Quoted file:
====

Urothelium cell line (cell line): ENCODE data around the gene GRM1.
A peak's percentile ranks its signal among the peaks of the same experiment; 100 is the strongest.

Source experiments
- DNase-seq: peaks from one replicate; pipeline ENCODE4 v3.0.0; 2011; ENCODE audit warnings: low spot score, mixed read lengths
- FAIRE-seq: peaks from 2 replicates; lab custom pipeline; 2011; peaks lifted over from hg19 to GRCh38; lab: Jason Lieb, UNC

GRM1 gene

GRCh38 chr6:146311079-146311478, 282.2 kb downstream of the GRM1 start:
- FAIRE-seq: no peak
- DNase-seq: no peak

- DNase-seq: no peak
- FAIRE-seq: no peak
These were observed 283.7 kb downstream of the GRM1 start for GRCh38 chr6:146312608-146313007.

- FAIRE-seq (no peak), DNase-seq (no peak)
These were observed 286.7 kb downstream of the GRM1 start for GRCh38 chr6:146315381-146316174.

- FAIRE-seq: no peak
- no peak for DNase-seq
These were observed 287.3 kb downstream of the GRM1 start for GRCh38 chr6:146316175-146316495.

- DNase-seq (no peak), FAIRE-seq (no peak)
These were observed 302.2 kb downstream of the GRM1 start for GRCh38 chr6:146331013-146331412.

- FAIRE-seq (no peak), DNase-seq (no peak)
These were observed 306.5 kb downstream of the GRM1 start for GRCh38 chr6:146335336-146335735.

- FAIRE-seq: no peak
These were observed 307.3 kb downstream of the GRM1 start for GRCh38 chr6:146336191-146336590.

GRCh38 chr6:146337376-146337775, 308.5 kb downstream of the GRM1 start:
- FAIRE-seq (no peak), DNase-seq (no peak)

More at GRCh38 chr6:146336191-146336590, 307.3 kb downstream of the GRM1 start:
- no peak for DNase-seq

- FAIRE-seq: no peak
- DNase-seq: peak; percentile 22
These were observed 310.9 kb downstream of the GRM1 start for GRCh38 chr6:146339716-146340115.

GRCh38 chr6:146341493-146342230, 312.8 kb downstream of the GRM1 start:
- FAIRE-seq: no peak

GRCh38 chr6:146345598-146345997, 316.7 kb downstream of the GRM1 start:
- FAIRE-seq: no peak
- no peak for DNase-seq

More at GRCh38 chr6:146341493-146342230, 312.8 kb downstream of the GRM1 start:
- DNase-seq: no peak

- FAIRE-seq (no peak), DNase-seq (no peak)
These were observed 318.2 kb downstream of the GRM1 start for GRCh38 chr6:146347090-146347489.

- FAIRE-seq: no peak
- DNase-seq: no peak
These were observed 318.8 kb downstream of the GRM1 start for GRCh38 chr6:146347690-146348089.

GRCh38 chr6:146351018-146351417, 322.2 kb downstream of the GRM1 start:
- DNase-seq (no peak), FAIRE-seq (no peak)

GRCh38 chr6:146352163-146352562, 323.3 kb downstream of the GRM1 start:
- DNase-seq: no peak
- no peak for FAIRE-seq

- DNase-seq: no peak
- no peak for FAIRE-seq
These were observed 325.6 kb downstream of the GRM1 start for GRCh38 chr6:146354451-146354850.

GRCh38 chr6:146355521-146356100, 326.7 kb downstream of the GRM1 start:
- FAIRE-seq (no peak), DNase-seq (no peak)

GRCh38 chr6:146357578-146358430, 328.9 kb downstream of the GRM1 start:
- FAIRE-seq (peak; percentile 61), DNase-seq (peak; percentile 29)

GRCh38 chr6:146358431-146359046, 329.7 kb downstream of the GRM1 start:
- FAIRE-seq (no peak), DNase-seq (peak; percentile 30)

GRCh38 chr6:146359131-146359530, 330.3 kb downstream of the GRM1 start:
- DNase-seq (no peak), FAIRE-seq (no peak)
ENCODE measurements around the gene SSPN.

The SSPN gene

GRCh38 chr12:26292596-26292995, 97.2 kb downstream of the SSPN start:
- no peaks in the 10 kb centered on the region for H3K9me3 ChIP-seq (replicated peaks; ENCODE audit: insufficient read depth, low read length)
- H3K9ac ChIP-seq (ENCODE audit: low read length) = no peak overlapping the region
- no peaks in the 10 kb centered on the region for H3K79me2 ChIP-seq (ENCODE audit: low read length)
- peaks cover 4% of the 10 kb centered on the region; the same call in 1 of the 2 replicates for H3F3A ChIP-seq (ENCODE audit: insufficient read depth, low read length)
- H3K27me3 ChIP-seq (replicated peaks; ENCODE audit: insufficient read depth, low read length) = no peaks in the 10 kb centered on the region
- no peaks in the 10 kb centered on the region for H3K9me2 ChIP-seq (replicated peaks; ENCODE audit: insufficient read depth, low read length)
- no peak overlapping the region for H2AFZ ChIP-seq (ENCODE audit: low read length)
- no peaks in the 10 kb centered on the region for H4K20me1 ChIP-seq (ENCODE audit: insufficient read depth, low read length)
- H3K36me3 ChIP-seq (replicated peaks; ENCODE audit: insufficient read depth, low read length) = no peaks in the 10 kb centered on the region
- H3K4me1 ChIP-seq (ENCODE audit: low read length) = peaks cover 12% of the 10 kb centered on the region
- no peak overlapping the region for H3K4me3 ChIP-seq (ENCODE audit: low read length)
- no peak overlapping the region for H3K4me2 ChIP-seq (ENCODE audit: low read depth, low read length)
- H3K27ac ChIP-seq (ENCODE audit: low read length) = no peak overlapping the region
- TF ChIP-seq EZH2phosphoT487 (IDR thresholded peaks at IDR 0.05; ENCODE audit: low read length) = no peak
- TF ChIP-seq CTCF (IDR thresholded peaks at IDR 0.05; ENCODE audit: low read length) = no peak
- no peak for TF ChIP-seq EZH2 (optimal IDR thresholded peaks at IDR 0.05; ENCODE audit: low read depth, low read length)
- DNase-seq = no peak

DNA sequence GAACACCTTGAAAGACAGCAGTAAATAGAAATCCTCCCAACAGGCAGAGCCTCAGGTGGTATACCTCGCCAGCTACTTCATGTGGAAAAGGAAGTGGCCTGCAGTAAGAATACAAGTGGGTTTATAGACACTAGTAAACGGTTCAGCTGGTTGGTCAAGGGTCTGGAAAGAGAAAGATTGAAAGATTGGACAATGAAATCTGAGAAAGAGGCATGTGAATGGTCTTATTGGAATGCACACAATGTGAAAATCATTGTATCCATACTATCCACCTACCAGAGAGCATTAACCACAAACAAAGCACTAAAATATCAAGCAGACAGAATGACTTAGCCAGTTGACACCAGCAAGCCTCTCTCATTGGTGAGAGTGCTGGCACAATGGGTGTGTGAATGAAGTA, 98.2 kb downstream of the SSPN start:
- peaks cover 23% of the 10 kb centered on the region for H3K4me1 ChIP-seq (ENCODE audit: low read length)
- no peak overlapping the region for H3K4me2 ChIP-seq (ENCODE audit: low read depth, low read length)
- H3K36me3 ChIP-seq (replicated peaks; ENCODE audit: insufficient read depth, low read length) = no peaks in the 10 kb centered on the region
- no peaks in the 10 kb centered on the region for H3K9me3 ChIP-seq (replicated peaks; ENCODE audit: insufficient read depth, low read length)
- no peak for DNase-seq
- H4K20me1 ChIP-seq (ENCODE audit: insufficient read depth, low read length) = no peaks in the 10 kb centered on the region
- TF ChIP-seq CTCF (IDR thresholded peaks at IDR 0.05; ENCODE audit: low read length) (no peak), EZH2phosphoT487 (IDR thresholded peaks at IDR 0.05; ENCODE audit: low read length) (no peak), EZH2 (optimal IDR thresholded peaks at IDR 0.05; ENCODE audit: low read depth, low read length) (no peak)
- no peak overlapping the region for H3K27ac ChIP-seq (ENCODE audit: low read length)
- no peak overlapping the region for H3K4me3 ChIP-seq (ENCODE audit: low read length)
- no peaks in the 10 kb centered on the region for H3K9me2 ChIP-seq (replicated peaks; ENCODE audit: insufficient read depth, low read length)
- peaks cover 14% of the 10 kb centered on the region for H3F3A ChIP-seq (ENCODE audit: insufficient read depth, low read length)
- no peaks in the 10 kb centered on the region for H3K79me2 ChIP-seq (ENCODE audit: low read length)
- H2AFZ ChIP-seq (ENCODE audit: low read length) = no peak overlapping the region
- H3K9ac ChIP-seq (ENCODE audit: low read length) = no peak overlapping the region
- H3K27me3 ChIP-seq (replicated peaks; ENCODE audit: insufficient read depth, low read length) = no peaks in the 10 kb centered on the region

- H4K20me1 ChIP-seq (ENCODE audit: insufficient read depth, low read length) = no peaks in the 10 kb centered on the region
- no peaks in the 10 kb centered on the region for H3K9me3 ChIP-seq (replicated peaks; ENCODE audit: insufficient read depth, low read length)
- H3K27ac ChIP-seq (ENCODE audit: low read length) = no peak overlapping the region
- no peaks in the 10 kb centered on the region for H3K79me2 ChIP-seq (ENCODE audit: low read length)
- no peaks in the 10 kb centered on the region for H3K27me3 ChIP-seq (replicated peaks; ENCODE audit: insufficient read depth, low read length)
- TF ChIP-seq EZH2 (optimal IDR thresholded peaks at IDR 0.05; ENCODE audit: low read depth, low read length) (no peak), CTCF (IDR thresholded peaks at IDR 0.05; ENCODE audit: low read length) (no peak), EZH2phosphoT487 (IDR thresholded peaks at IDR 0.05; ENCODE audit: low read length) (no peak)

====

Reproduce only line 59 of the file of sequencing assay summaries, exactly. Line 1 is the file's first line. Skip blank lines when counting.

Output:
ENCODE measurements around the gene SSPN.